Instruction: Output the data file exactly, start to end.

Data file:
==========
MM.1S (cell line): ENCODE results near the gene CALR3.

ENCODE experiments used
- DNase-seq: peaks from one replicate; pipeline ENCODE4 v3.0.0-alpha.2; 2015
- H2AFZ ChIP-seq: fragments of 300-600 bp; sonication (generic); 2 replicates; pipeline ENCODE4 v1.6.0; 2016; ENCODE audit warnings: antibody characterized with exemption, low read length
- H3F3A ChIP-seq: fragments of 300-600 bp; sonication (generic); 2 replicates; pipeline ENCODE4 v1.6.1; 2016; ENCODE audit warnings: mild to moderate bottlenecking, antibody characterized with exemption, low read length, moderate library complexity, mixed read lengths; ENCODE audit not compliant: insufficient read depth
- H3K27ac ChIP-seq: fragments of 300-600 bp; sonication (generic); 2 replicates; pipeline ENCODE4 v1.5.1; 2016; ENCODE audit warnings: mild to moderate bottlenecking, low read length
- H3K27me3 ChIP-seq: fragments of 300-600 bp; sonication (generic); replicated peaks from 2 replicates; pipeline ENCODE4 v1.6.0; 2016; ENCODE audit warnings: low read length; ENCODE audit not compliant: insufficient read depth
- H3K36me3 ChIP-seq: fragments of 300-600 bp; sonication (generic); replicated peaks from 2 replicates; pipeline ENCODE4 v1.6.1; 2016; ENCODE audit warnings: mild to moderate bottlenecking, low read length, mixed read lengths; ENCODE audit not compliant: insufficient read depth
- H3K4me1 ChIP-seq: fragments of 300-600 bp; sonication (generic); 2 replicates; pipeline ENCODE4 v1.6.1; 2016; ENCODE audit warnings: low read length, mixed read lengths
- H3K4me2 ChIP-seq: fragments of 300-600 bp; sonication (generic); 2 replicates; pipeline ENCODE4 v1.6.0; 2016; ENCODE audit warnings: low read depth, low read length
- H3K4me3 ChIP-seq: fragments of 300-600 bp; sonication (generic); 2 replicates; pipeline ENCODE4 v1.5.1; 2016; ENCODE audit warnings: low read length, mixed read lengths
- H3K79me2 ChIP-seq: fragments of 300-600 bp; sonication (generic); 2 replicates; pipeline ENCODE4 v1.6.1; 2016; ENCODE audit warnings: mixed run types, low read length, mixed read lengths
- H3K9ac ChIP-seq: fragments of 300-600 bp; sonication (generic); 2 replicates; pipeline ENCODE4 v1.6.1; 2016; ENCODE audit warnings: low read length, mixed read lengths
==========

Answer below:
MM.1S (cell line): ENCODE results near the gene CALR3.

ENCODE experiments used
- DNase-seq: peaks from one replicate; pipeline ENCODE4 v3.0.0-alpha.2; 2015
- H2AFZ ChIP-seq: fragments of 300-600 bp; sonication (generic); 2 replicates; pipeline ENCODE4 v1.6.0; 2016; ENCODE audit warnings: antibody characterized with exemption, low read length
- H3F3A ChIP-seq: fragments of 300-600 bp; sonication (generic); 2 replicates; pipeline ENCODE4 v1.6.1; 2016; ENCODE audit warnings: mild to moderate bottlenecking, antibody characterized with exemption, low read length, moderate library complexity, mixed read lengths; ENCODE audit not compliant: insufficient read depth
- H3K27ac ChIP-seq: fragments of 300-600 bp; sonication (generic); 2 replicates; pipeline ENCODE4 v1.5.1; 2016; ENCODE audit warnings: mild to moderate bottlenecking, low read length
- H3K27me3 ChIP-seq: fragments of 300-600 bp; sonication (generic); replicated peaks from 2 replicates; pipeline ENCODE4 v1.6.0; 2016; ENCODE audit warnings: low read length; ENCODE audit not compliant: insufficient read depth
- H3K36me3 ChIP-seq: fragments of 300-600 bp; sonication (generic); replicated peaks from 2 replicates; pipeline ENCODE4 v1.6.1; 2016; ENCODE audit warnings: mild to moderate bottlenecking, low read length, mixed read lengths; ENCODE audit not compliant: insufficient read depth
- H3K4me1 ChIP-seq: fragments of 300-600 bp; sonication (generic); 2 replicates; pipeline ENCODE4 v1.6.1; 2016; ENCODE audit warnings: low read length, mixed read lengths
- H3K4me2 ChIP-seq: fragments of 300-600 bp; sonication (generic); 2 replicates; pipeline ENCODE4 v1.6.0; 2016; ENCODE audit warnings: low read depth, low read length
- H3K4me3 ChIP-seq: fragments of 300-600 bp; sonication (generic); 2 replicates; pipeline ENCODE4 v1.5.1; 2016; ENCODE audit warnings: low read length, mixed read lengths
- H3K79me2 ChIP-seq: fragments of 300-600 bp; sonication (generic); 2 replicates; pipeline ENCODE4 v1.6.1; 2016; ENCODE audit warnings: mixed run types, low read length, mixed read lengths
- H3K9ac ChIP-seq: fragments of 300-600 bp; sonication (generic); 2 replicates; pipeline ENCODE4 v1.6.1; 2016; ENCODE audit warnings: low read length, mixed read lengths